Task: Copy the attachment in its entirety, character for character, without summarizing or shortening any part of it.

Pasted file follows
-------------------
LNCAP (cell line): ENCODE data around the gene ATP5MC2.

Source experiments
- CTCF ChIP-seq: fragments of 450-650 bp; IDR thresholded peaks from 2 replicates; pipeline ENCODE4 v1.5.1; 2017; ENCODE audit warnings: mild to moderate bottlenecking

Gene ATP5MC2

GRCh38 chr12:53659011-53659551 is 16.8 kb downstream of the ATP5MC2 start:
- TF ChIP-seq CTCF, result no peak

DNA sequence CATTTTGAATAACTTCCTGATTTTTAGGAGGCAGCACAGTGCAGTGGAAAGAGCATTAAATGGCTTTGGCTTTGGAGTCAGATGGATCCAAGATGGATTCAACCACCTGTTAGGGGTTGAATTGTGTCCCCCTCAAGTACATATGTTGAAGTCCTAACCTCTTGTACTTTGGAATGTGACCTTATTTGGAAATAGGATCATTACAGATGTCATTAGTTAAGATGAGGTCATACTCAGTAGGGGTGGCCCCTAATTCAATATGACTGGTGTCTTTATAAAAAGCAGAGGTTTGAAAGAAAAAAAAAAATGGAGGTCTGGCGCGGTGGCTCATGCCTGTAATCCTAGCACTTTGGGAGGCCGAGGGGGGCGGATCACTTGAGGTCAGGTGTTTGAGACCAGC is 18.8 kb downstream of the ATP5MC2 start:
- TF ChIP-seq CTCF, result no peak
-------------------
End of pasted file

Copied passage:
LNCAP (cell line): ENCODE data around the gene ATP5MC2.

Source experiments
- CTCF ChIP-seq: fragments of 450-650 bp; IDR thresholded peaks from 2 replicates; pipeline ENCODE4 v1.5.1; 2017; ENCODE audit warnings: mild to moderate bottlenecking

Gene ATP5MC2

GRCh38 chr12:53659011-53659551 is 16.8 kb downstream of the ATP5MC2 start:
- TF ChIP-seq CTCF, result no peak

DNA sequence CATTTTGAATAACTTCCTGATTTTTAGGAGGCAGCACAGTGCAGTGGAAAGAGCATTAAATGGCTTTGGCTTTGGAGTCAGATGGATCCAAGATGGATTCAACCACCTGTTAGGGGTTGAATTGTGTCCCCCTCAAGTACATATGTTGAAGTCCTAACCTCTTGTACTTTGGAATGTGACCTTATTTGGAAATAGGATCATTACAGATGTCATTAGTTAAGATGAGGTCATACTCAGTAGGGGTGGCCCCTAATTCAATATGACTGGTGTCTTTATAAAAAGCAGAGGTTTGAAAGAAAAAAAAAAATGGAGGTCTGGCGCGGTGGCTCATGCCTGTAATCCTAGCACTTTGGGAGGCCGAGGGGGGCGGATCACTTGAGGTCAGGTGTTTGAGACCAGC is 18.8 kb downstream of the ATP5MC2 start:
- TF ChIP-seq CTCF, result no peak